I know someone who bought, for his own kitchen, a stove intended for the restaurant trade, simply because it enhances his enjoyment of cooking. Another friend, a motoring enthusiast, has equipped his garage with a brace of tools, including a hydraulic lift, that would be the envy of some humbler repair shops. Yet another friend indulges her enthusiasm for ceramics with a potter's wheel and kiln that one might find in a well-endowed art school. Among the most serious consumers, it seems, the watchword is professional; odd, then, that professional-quality monitors don't account for an even bigger chunk of the domestic loudspeaker market.
In 1974, in England, Australian Reverse-Pommy pianist and recording engineer Billy Woodman founded the Acoustic Transducer Co. (ATC) as a maker of loudspeaker drive-units. That makes ATC a few years younger than Spendor (1969) and a few years older than Harbeth (1977). When I mentioned all that to a quick-witted audio buddy, he immediately came back with "Middle Child Syndrome!"
I've long kept an eye on Michael Creek's loudspeakers (Epos) and electronics (Creek). He's always moving forward, with either updates of current designs or a revamp of an entire product line. And though I've found that many of his new-product ideas tend to feature evolutionary rather than revolutionary sonic improvements, I've found that they always represent excellent sound quality for the dollar in an increasingly competitive marketplace.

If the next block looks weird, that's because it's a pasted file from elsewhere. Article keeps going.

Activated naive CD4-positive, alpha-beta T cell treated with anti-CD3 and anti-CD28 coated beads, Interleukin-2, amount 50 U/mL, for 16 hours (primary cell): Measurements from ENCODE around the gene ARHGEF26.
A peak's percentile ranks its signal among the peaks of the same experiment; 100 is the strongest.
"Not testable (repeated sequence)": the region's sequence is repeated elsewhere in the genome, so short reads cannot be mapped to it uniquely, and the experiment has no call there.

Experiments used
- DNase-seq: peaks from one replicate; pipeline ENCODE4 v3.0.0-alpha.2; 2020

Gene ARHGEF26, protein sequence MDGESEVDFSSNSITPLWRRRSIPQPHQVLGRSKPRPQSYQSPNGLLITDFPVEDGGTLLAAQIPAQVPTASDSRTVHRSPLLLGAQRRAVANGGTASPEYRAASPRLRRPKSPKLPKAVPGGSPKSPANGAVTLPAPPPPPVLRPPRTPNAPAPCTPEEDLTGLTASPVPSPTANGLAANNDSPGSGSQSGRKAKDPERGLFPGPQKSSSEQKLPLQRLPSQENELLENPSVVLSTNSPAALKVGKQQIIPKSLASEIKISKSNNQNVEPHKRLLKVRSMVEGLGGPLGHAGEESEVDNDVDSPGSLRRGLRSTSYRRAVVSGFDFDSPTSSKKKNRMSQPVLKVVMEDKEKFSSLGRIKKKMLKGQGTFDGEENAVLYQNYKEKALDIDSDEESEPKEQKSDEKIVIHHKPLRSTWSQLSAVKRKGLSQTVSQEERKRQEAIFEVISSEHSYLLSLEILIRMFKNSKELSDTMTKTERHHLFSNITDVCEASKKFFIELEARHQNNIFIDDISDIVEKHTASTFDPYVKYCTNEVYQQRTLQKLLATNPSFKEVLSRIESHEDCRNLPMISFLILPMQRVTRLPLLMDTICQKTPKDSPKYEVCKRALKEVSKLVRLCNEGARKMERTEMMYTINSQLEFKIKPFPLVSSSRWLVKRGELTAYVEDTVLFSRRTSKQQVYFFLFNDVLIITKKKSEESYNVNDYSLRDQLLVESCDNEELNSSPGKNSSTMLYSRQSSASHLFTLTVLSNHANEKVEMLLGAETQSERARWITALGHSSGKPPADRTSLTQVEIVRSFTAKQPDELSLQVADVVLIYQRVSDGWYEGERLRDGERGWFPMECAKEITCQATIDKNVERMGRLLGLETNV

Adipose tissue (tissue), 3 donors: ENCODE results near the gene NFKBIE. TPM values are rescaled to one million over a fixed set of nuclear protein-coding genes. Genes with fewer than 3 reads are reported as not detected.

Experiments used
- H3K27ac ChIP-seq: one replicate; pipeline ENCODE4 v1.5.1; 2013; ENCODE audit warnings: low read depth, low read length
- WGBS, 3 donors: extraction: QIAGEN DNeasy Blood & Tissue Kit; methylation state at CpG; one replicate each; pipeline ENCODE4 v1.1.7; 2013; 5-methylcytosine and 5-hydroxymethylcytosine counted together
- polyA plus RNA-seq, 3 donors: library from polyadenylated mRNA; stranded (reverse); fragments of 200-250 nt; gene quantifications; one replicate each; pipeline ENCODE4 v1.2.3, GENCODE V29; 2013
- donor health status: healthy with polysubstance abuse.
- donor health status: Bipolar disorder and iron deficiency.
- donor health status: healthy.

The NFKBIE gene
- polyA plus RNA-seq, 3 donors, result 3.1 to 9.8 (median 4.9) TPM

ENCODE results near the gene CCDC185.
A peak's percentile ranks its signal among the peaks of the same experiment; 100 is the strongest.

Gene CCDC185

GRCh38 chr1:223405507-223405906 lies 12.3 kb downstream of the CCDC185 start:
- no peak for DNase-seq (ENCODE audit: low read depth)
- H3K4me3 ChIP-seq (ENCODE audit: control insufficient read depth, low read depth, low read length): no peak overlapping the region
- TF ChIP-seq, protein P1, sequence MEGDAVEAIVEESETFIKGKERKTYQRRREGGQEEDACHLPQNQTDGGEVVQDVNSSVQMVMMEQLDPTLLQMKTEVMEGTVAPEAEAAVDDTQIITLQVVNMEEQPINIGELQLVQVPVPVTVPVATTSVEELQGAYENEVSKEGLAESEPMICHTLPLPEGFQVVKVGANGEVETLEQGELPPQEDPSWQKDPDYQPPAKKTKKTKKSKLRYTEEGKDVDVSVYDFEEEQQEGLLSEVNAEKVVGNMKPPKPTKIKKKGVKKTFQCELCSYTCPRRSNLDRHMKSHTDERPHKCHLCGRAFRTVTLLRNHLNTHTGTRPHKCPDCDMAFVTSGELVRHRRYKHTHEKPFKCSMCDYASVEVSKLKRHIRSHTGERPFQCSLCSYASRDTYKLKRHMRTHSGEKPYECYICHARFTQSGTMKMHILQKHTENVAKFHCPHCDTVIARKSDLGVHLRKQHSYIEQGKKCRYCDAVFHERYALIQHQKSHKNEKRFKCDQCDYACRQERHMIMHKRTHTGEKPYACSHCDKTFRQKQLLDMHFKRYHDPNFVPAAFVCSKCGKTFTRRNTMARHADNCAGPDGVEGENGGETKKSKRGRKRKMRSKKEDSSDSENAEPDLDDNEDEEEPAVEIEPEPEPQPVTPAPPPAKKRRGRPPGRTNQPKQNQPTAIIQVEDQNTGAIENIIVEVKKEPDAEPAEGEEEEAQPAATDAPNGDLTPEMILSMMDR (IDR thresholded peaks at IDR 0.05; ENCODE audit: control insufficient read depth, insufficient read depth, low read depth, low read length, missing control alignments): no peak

I've loved the neutral, detailed, involving sound of Sonus Faber loudspeakers for as long as they've been available in the US. Most of my listening to them, however, has been at audio shows, and during a visit to Audio Research Corporation in 2012. (Since 2008, both ARC and Sonus Faber have been owned by the Italian firm Fine Sounds SpA, and since then ARC has used speakers made by SF, as well as by Wilson Audio and Magnepan, in the design of their electronics. Fine Sounds also owns 100% of Wadia, McIntosh, and Sumiko.)